Homehealthcare News

WHO is bringing together 300 scientists from the world over to detect outbreaks and pandemics

WHO is bringing together 300 scientists from the world over to detect outbreaks and pandemics

WHO is bringing together 300 scientists from the world over to detect outbreaks and pandemics
Read Time
3 Min(s) Read
Profile image

By CNBCTV18.com Nov 22, 2022 4:25:37 PM IST (Updated)

The World Health Organization (WHO) is holding meetings where experts will recommend a list of priority pathogens that need further research and investment.

The World Health Organization (WHO) decided to launch a global scientific process to update the list of 'priority' pathogens—agents that can cause outbreaks or pandemics. The move was aimed to guide global investment, research and development (R&D), especially in vaccines, tests and treatments.

Recommended Articles

View All

"The WHO is convening over 300 scientists who will consider the evidence on over 25 virus families and bacteria, as well as Disease X," the global health agency said in a statement. At the meeting, the experts will recommend a list of priority pathogens that need further research and investment. "The process will include both scientific and public health criteria, as well as criteria related to socioeconomic impact, access, and equity," the organisation said.
"Disease X" is a term used to indicate a serious epidemic that could be caused by a pathogen currently unknown to cause human disease. The WHO places "Disease X" on a shortlist of pathogens considered a "priority disease" for research, per the list published in 2018.
Other priority diseases listed are COVID-19, Crimean-Congo haemorrhagic fever, Ebola virus disease and Marburg virus disease, Lassa fever, Middle East respiratory syndrome coronavirus (MERS-CoV) and Severe Acute Respiratory Syndrome (SARS), Nipah and henipaviral diseases, Rift Valley fever and Zika.
Recently, an expert behind the Pfizer vaccine raised the alarm over a possible flu pandemic driven by an influenza virus. Kathrin Jansen, the former head of vaccine R&D at Pfizer, said in an interview that an influenza-based pandemic is just a matter of time. "The question is, does it come tomorrow or 50 years from now?" she was quoted by STAT as saying.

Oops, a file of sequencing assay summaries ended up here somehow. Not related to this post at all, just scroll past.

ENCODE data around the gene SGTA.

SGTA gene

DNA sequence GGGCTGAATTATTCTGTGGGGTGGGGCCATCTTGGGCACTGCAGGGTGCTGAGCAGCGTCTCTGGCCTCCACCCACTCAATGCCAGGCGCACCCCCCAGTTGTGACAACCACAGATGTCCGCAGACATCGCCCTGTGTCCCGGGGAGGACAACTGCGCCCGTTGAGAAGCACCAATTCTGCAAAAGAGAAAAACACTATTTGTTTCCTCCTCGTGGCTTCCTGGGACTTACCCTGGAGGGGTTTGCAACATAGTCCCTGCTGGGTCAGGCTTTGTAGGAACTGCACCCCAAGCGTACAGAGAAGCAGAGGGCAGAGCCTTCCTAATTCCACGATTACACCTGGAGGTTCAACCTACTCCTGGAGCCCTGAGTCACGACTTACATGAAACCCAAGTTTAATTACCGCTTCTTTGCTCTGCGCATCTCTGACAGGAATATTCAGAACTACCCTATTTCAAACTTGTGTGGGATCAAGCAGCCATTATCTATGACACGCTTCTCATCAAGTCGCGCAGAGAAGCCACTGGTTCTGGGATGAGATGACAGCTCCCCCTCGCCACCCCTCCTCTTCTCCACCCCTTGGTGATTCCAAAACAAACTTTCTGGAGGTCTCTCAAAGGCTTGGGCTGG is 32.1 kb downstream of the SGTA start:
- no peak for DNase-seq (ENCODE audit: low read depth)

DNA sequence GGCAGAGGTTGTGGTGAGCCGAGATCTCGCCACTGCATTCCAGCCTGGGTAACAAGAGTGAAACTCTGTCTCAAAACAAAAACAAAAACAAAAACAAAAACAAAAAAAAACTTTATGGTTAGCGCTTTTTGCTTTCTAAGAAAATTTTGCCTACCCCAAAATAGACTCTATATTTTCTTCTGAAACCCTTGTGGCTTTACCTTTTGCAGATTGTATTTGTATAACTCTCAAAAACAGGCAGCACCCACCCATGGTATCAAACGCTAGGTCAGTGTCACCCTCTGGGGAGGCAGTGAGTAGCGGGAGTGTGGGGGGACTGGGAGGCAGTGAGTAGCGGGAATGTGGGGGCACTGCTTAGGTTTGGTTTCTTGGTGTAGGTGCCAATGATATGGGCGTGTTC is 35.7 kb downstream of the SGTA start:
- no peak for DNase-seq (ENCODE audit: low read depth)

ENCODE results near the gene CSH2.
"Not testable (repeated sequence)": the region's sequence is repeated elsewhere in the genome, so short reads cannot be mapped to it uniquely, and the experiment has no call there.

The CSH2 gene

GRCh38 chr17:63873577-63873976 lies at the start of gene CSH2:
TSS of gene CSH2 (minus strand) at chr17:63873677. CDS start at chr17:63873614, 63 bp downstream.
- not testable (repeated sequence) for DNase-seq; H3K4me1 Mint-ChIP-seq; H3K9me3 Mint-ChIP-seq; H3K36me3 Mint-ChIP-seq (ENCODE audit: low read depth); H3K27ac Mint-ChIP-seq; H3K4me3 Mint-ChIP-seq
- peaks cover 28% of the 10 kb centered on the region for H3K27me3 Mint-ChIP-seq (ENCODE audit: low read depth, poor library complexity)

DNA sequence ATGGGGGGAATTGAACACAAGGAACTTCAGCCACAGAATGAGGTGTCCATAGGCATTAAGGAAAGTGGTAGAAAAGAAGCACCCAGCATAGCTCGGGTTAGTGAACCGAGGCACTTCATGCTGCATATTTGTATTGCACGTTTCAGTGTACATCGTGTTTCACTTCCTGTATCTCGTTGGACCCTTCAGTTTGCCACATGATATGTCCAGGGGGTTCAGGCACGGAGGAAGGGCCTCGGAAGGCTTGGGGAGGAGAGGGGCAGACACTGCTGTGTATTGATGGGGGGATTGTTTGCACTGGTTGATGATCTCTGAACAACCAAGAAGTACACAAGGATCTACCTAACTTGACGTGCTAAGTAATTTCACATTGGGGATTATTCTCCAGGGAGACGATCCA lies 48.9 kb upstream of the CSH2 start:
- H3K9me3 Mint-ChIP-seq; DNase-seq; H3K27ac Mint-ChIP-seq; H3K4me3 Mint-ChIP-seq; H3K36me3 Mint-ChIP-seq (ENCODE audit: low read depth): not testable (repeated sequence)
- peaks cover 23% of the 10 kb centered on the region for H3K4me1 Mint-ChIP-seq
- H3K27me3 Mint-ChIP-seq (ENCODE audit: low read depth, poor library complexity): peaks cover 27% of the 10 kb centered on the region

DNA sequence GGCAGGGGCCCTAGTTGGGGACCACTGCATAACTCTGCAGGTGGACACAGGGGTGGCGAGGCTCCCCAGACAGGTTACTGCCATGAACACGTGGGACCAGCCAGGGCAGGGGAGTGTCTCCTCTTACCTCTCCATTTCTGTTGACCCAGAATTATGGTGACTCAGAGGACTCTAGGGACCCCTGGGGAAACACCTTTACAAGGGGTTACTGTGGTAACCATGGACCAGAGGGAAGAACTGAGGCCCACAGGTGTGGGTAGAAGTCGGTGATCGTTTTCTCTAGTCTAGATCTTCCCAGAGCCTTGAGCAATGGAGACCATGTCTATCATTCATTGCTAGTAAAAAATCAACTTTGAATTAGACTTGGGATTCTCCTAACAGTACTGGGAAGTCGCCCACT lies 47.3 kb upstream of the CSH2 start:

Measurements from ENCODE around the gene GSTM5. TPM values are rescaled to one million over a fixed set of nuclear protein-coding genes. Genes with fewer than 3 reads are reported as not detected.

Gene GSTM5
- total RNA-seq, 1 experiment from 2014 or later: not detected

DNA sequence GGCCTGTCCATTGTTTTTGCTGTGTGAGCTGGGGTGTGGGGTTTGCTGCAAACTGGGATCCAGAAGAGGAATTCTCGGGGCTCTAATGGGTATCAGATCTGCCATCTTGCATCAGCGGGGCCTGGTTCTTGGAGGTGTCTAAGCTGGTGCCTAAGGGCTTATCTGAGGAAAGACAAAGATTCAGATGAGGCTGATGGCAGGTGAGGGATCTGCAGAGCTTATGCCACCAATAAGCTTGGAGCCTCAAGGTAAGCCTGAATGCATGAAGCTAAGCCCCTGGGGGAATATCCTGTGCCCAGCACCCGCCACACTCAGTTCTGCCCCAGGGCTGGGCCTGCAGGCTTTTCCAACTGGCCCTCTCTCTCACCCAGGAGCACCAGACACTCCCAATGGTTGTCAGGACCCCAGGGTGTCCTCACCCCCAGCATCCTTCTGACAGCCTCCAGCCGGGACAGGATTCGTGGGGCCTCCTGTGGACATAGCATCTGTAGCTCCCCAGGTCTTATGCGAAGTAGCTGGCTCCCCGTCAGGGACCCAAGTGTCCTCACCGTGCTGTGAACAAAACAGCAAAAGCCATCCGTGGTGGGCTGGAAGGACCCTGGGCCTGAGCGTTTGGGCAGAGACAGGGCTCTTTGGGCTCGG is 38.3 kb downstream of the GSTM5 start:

Why is this targeting of priority pathogens important?
Dr Michael Ryan, Executive Director of WHO’s Health Emergencies Programme, said the targeting priority pathogens and virus families is essential for a fast and effective epidemic and pandemic response. "Without significant R&D investments before the COVID-19 pandemic, it would not have been possible to have safe and effective vaccines developed in record time," he said.
After the priority pathogens are detected, the WHO R&D Blueprint for epidemics will develop R&D roadmaps which lay out knowledge gaps and research priorities. "This list of priority pathogens has become a reference point for the research community on where to focus energies to manage the next threat,” said Dr Soumya Swaminathan, WHO Chief Scientist.
Check out our in-depth Market Coverage, Business News & get real-time Stock Market Updates on CNBC-TV18. Also, Watch our channels CNBC-TV18, CNBC Awaaz and CNBC Bajar Live on-the-go!

Previous Article

European MNC pharma player may pick significant stake in Unichem Laboratories

Next Article

Two-thirds of first-wave COVID-19 patients had long-term symptoms, says study

Most Read

Market Movers

View All
Top GainersTop Losers
CurrencyCommodities
CompanyPriceChng%Chng